Trick or Treat?

Its an age old argument. Should you feed your horses treats? I rarely find people that are ambivalent on the subject. Most people are very strongly for or against the practice. I know a rare few people that will only feed treats when teaching “tricks,” but are strictly no treats for all other activities. I’ve come across a lot more trainers that have absolute “no treat” rules in their barns.

It’s probably not hard to figure out where I land on the subject. If you’ve read any of my blogs, I write about doling out treats liberally for good behaviors or for the horse/pony/donkey simply existing. I admit I’m confused by the people that are absolutely no treats. If you’ve spent five minutes around horses, it doesn’t take long to figure out that 95% of their brain is focused on finding and eating food. I understand that you may want to capitalize on that 5% of their brain that is not focused on obtaining food when training, but what if you gave out treats for desired behaviors and maybe achieved 100% focus from your horse? Obviously giving out treats while in the saddle is less than ideal and there are better ways of achieving desired results, but I’m still stumped why some trainers are so against the practice at any time.

I’ve been given reasons like: It teaches the horse to bite, they get mouthy, they are disrespectful, I want my horses to perform without having to give them treats blah, blah, blah. On the first three most common reasons given, I say you’re giving treats incorrectly if the horse is biting, mouthing, or being disrespectful. You need to work on the timing of when you give a treat, and if the horse is responding to you with any negative behavior no matter how benign, that would not be the moment to feed treats. If they are doing any of those behaviors or something as small as pinned ears then they absolutely should not receive treats and maybe get a little work thrown in for being a $hit.

On the last one, horses in my experience are generally more intelligent than most of their handlers, and they figure out relatively quickly that some behaviors will be required in the absence of treats. On the rare occasion that I run out of treats or simply forget to pack them (gasp!) My horses still perform as expected no better or worse. We both may have been a little disheartened that we weren’t sharing the joy of them eating the snacks I handed them, but my animals know their job, and do it anyway all other factors aside.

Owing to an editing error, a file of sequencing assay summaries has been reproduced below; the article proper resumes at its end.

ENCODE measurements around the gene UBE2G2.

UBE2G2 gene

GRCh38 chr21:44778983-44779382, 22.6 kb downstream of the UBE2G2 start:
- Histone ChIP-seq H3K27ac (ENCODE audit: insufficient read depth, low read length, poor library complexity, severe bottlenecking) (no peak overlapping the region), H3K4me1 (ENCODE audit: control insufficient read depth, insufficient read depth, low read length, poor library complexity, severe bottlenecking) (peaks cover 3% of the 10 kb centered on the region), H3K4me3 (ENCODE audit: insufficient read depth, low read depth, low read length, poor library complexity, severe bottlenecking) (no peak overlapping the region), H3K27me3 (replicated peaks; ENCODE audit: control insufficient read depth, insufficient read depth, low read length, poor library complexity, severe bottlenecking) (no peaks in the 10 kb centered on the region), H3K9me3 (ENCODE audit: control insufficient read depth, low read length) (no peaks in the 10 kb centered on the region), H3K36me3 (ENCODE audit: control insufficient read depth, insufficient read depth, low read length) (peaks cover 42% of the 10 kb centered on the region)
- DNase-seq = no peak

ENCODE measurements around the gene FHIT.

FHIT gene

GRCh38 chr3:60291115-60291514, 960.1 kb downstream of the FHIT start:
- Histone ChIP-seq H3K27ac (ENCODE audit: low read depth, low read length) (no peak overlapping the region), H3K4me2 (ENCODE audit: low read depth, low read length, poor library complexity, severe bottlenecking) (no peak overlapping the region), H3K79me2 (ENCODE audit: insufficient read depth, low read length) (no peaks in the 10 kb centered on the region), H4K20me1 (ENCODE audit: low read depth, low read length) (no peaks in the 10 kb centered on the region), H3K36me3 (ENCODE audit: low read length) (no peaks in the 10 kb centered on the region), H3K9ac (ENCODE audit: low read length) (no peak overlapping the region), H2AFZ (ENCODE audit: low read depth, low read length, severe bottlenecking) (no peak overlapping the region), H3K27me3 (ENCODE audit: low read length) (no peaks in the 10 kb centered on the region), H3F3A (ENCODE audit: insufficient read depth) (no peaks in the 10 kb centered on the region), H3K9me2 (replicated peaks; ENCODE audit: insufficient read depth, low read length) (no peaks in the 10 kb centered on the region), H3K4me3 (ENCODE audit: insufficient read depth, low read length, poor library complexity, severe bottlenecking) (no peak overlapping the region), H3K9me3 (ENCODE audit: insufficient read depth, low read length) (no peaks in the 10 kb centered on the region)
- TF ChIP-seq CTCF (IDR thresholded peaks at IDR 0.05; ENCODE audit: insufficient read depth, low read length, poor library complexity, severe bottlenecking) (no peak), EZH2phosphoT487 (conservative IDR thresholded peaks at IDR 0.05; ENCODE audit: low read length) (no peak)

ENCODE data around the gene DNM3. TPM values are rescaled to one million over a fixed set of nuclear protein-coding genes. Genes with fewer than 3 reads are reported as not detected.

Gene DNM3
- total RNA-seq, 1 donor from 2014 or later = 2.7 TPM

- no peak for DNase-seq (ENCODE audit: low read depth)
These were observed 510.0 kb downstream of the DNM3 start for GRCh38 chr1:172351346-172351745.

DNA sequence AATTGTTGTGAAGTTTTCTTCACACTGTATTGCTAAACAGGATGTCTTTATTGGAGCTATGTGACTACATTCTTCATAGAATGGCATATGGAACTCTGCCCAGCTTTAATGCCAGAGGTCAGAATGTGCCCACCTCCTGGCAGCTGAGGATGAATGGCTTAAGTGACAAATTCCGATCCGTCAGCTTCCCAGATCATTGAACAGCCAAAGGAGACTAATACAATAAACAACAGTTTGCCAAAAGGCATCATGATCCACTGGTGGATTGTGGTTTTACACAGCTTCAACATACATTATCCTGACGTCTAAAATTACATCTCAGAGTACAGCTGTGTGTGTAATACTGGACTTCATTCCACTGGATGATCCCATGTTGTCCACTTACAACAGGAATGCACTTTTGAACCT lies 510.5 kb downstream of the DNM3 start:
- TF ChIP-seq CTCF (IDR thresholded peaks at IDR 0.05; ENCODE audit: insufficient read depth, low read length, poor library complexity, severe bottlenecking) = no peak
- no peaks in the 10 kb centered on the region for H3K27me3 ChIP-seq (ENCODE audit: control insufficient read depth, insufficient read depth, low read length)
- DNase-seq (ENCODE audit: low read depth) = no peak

The same people that absolutely never give out treats are also the same people that have miserable, mechanical acting animals in my experience. They have complaints about difficult to catch horses or horses that run the other way in turnout when they see a halter. I liken them to the Wicked Witch of West or Almira Gulch from the Wizard of Oz. They suck the fun out of horse ownership making it all about work.

Oddly enough I don’t have their problems. I can walk into my pasture with a halter and be surrounded by every single horse in less than 5 minutes. I can walk away from them with said halter, and they fall into line behind me following me. Will every horse in the pasture get a treat at some point whether I’m catching them or not? Absolutely! Will they leave me once the treats run out? No. They will continue to hang out in the hopes that more treats will materialize within my pockets, or at the very least I’ll feel inclined to scratch the hard to reach areas for them.

When I turn my horses out after a hard riding session, they don’t run bolting back to their pasture mates kicking dirt above my head. They hang out with me. Sometimes, they’ll even indulge me with a little post ride liberty work, before heading back out to the herd. Like most animals including myself, treats can be extremely motivating. Just like myself, my horses are completely willing and capable of performing without treats, but also like myself the task at hand is always better if you know there is something yummy waiting for you at the end!

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